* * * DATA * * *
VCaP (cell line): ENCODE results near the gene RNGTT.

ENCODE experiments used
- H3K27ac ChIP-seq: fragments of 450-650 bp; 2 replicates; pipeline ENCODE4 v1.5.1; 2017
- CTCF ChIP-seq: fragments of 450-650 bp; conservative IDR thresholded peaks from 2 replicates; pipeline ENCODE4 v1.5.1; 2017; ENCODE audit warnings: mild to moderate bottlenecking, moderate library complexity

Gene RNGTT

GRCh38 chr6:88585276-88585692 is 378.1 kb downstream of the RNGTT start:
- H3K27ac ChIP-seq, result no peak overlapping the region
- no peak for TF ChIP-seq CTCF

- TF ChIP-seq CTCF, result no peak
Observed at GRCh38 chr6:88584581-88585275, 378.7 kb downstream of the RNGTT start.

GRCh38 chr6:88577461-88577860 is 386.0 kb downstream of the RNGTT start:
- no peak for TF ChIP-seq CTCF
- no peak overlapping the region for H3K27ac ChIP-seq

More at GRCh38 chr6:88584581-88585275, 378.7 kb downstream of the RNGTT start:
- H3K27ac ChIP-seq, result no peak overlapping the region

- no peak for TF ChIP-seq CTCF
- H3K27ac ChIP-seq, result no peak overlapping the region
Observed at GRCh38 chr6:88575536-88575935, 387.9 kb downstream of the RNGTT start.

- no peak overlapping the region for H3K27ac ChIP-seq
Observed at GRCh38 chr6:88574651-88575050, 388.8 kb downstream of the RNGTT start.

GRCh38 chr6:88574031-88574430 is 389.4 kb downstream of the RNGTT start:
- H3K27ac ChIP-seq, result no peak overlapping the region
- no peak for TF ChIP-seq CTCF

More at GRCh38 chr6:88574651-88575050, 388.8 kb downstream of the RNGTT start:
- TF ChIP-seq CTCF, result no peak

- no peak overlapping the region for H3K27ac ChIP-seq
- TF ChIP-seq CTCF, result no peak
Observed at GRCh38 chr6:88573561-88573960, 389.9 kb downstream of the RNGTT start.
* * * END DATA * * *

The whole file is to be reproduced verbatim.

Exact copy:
VCaP (cell line): ENCODE results near the gene RNGTT.

ENCODE experiments used
- H3K27ac ChIP-seq: fragments of 450-650 bp; 2 replicates; pipeline ENCODE4 v1.5.1; 2017
- CTCF ChIP-seq: fragments of 450-650 bp; conservative IDR thresholded peaks from 2 replicates; pipeline ENCODE4 v1.5.1; 2017; ENCODE audit warnings: mild to moderate bottlenecking, moderate library complexity

Gene RNGTT

GRCh38 chr6:88585276-88585692 is 378.1 kb downstream of the RNGTT start:
- H3K27ac ChIP-seq, result no peak overlapping the region
- no peak for TF ChIP-seq CTCF

- TF ChIP-seq CTCF, result no peak
Observed at GRCh38 chr6:88584581-88585275, 378.7 kb downstream of the RNGTT start.

GRCh38 chr6:88577461-88577860 is 386.0 kb downstream of the RNGTT start:
- no peak for TF ChIP-seq CTCF
- no peak overlapping the region for H3K27ac ChIP-seq

More at GRCh38 chr6:88584581-88585275, 378.7 kb downstream of the RNGTT start:
- H3K27ac ChIP-seq, result no peak overlapping the region

- no peak for TF ChIP-seq CTCF
- H3K27ac ChIP-seq, result no peak overlapping the region
Observed at GRCh38 chr6:88575536-88575935, 387.9 kb downstream of the RNGTT start.

- no peak overlapping the region for H3K27ac ChIP-seq
Observed at GRCh38 chr6:88574651-88575050, 388.8 kb downstream of the RNGTT start.

GRCh38 chr6:88574031-88574430 is 389.4 kb downstream of the RNGTT start:
- H3K27ac ChIP-seq, result no peak overlapping the region
- no peak for TF ChIP-seq CTCF

More at GRCh38 chr6:88574651-88575050, 388.8 kb downstream of the RNGTT start:
- TF ChIP-seq CTCF, result no peak

- no peak overlapping the region for H3K27ac ChIP-seq
- TF ChIP-seq CTCF, result no peak
Observed at GRCh38 chr6:88573561-88573960, 389.9 kb downstream of the RNGTT start.